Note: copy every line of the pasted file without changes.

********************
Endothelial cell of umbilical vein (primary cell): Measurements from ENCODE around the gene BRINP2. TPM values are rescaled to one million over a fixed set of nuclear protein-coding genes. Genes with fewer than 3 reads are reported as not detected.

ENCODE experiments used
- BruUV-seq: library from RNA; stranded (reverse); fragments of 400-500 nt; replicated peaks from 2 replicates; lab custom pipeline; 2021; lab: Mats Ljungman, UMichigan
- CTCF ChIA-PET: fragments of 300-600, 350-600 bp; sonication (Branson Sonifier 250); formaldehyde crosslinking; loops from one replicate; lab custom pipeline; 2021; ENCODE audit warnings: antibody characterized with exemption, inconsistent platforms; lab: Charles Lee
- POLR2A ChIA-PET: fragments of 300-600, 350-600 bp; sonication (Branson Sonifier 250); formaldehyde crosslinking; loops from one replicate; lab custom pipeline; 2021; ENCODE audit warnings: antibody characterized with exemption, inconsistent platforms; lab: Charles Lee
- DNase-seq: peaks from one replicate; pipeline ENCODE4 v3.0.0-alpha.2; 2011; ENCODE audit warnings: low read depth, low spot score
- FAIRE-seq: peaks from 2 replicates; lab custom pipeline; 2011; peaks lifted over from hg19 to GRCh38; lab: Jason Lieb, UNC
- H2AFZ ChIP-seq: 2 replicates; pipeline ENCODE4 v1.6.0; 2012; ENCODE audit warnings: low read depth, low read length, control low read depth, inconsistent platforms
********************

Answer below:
Endothelial cell of umbilical vein (primary cell): Measurements from ENCODE around the gene BRINP2. TPM values are rescaled to one million over a fixed set of nuclear protein-coding genes. Genes with fewer than 3 reads are reported as not detected.

ENCODE experiments used
- BruUV-seq: library from RNA; stranded (reverse); fragments of 400-500 nt; replicated peaks from 2 replicates; lab custom pipeline; 2021; lab: Mats Ljungman, UMichigan
- CTCF ChIA-PET: fragments of 300-600, 350-600 bp; sonication (Branson Sonifier 250); formaldehyde crosslinking; loops from one replicate; lab custom pipeline; 2021; ENCODE audit warnings: antibody characterized with exemption, inconsistent platforms; lab: Charles Lee
- POLR2A ChIA-PET: fragments of 300-600, 350-600 bp; sonication (Branson Sonifier 250); formaldehyde crosslinking; loops from one replicate; lab custom pipeline; 2021; ENCODE audit warnings: antibody characterized with exemption, inconsistent platforms; lab: Charles Lee
- DNase-seq: peaks from one replicate; pipeline ENCODE4 v3.0.0-alpha.2; 2011; ENCODE audit warnings: low read depth, low spot score
- FAIRE-seq: peaks from 2 replicates; lab custom pipeline; 2011; peaks lifted over from hg19 to GRCh38; lab: Jason Lieb, UNC
- H2AFZ ChIP-seq: 2 replicates; pipeline ENCODE4 v1.6.0; 2012; ENCODE audit warnings: low read depth, low read length, control low read depth, inconsistent platforms